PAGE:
The City and Borough of Juneau Planning Commission took up discussion of the Land Use and Land Use Maps chapters of Juneau’s Comprehensive Plan, Tuesday.
Commissioners decided to limit their discussion of the maps due to the uncertainty of an earlier approved ordinance, which now awaits review by the CBJ Assembly.
Ordinance 2012-31 (goo.gl/gJvc3) would soften strict adherence to the land use maps in the Comprehensive Plan. Re-zoning would remain in “substantial conformance” with the maps, however “re-zonings need not exactly match the designations or the boundaries of the land use maps of the Comprehensive Plan,” according to a memo from CBJ Planner Ben Lyman to the Assembly Lands Committee (goo.gl/1sVJF). The ordinance, Lyman said, would free the CBJ to consider intent of the maps in requests for re-zoning “without requiring strict application of those maps to the zoning map set.”
Commissioner Michael Satre said he believed the commission should be cautious about addressing Chapter 11 of the Comprehensive Plan, the Land Use Maps chapter, “Before we touch any of (existing) descriptions that we may not be able to use going forward.”
In preparation, should the Assembly decide against passage of the ordinance, CBJ staff offered the commissioners other options to what could be seen as “pre-zoning through the Land Use Maps,” according to Lyman’s memo.
“If the Assembly doesn’t approve the ordinance,” Lyman said in his presentation to the commission, “we may want to still consider this as one of our options.” The new land use designations offer planners to look at alternative ways of looking at the maps, he said.
CBJ staff offered five hypothetical land use designations that could simplify the boundaries — commercial, industrial, public use, residential and marine center. The five designations simplify more than a dozen current designations.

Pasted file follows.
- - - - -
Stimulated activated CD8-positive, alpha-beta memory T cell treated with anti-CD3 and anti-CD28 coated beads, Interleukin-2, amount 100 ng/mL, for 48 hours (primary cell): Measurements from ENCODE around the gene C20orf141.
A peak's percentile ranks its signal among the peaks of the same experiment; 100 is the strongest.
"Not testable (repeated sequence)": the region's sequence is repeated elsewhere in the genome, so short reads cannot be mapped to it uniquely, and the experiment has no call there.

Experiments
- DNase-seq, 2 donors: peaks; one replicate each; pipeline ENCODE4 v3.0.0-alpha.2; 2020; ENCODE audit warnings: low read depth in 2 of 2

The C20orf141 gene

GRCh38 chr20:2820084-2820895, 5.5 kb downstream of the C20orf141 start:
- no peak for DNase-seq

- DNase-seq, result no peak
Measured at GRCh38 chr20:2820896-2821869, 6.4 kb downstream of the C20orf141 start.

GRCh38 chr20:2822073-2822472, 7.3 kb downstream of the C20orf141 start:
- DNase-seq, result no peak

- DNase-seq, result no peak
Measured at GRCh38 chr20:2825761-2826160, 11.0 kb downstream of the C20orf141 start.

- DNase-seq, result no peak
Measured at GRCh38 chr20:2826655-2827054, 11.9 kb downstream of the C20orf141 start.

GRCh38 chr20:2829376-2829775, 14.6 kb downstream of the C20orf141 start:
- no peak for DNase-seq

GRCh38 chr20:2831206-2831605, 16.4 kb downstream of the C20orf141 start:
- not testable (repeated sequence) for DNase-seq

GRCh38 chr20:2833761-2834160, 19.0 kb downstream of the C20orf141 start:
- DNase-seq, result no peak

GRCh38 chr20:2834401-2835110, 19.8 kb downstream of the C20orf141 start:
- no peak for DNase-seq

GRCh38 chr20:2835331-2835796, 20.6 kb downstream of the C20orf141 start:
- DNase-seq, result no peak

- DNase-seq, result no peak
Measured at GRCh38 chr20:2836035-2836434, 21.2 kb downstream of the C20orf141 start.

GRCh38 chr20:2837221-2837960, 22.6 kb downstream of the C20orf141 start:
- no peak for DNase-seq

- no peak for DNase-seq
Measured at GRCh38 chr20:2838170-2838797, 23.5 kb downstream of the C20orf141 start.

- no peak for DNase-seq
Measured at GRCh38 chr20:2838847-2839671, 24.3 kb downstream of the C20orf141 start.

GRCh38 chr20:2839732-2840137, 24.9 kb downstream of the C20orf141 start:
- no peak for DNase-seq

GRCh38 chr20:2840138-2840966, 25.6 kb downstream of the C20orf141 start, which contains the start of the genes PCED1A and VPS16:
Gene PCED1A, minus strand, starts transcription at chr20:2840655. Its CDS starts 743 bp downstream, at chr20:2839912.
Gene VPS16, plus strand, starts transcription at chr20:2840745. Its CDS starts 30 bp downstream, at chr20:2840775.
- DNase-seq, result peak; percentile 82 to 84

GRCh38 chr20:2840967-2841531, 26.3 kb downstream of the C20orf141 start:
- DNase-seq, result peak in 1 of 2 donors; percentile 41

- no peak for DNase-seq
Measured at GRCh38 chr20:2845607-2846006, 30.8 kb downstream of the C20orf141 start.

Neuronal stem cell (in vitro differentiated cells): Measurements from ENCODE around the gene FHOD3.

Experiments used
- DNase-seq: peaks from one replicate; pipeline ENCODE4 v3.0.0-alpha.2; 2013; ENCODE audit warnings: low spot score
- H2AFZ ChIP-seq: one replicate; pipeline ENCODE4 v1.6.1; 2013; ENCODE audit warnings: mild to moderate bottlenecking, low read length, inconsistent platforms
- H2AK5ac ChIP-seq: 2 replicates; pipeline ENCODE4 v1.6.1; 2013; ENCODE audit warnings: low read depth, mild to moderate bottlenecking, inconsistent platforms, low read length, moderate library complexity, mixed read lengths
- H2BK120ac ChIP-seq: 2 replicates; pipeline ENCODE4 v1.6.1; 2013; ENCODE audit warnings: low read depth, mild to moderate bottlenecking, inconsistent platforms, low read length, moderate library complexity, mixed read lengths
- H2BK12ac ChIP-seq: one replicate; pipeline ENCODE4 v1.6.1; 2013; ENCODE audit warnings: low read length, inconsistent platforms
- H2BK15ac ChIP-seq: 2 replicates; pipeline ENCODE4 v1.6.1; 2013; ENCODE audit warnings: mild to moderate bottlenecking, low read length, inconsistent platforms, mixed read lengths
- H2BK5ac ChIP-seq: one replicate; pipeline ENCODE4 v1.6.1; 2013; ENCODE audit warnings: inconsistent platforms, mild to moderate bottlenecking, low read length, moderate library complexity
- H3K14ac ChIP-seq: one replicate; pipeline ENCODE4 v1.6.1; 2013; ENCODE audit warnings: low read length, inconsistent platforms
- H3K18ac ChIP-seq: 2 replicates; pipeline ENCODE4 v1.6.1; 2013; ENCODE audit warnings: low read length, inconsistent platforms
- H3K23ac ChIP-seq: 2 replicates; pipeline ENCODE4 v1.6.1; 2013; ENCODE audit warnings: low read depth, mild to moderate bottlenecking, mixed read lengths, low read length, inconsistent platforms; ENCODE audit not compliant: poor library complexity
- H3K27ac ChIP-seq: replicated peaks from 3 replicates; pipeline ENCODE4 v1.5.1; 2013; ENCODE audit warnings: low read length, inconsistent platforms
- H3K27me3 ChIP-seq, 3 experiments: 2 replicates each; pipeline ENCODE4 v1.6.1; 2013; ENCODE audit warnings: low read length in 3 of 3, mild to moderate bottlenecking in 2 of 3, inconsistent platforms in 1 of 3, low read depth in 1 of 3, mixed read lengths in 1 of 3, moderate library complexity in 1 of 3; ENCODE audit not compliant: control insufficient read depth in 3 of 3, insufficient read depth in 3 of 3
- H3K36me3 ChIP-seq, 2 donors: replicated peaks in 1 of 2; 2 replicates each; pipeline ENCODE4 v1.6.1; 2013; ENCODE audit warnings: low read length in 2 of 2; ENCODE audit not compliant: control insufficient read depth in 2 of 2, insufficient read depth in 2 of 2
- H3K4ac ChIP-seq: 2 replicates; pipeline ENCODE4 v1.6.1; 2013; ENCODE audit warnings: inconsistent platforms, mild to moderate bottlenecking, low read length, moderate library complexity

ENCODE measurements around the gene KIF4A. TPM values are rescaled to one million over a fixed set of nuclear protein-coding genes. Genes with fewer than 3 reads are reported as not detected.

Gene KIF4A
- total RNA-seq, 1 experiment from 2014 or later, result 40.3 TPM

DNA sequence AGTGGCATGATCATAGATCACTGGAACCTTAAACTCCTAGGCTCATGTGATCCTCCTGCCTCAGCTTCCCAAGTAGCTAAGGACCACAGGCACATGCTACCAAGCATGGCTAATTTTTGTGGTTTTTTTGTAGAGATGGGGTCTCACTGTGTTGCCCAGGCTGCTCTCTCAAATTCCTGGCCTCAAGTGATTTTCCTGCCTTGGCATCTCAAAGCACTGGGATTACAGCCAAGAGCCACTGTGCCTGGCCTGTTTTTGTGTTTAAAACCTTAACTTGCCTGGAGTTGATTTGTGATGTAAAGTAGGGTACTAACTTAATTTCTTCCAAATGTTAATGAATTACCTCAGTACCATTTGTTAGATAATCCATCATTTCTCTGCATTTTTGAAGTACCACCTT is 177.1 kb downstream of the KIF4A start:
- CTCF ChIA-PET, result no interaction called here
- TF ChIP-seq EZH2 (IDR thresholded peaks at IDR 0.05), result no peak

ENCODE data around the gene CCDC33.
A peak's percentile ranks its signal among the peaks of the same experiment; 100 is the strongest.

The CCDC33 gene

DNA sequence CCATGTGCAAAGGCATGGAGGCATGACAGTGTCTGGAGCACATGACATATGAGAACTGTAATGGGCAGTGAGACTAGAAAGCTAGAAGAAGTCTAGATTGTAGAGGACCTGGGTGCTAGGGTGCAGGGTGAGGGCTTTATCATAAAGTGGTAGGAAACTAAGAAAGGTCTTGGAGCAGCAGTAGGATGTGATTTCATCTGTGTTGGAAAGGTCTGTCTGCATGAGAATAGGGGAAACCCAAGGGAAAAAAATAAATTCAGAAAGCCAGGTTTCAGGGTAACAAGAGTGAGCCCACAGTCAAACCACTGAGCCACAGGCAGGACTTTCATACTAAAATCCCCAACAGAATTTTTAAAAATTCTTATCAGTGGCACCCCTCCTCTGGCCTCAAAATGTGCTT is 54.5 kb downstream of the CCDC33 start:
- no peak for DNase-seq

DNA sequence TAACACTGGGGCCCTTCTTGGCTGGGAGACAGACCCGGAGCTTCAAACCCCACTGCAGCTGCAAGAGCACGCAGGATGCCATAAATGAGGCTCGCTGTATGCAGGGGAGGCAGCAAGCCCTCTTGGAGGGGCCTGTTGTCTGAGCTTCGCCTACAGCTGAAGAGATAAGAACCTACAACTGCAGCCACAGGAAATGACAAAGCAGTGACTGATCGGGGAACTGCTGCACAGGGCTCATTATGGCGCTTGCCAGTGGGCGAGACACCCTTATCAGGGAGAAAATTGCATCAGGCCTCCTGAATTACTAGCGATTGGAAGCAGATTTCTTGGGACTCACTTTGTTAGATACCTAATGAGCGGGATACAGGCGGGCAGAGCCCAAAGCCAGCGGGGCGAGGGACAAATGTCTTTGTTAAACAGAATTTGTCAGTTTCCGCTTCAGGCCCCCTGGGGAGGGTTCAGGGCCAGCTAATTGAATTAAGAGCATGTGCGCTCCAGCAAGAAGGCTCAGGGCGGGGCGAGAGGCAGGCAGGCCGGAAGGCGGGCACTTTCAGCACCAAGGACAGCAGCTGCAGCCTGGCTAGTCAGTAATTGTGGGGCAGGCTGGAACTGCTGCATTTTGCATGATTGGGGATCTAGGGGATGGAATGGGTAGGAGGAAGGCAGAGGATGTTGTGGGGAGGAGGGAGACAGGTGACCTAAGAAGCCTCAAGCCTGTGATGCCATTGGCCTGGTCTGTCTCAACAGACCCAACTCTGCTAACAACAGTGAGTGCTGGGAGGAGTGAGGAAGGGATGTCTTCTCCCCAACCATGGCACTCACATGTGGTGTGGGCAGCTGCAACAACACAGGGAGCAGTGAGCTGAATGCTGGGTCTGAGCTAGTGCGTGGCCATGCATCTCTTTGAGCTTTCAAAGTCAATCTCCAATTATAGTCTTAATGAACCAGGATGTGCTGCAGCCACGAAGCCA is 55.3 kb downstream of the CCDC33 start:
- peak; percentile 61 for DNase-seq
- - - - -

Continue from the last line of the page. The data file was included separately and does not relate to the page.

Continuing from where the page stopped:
In a memo to the Planning Commission Lyman said the designations are hypothetical, not recommended or proposed by staff. The ideas will need revision if the commission decides to pursue, Lyman said.
The CBJ government has “fewer boundaries to worry about getting right with fewer designations,” Lyman said in his presentation to the commission, Tuesday.
Most changes to residential areas will come from chapter four of the plan, currently being reviewed by the Affordable Housing Commission.
Juneau Resident Ralph Kibby asked the commissioners about the amount of public who have commented on the 2012 comprehensive plan update.
“We’ve had a few public comments,” Satre said, “extremely few.”
Kibby said he was concerned that a “major, huge change” to the comprehensive plan did not come with more public outreach.
“It is paramount that we ask for the public input,” Kibby said. “I am surprised that, with something to do with our community, I am the only one here to speak on it.”
Commissioner Satre said current changes to the plan are not expected to be as substantial as the previous update.
The commission is nearing the end of its initial review of the 2012 plan update.
• Contact reporter Russell Stigall at 523-2276 or at email@example.com.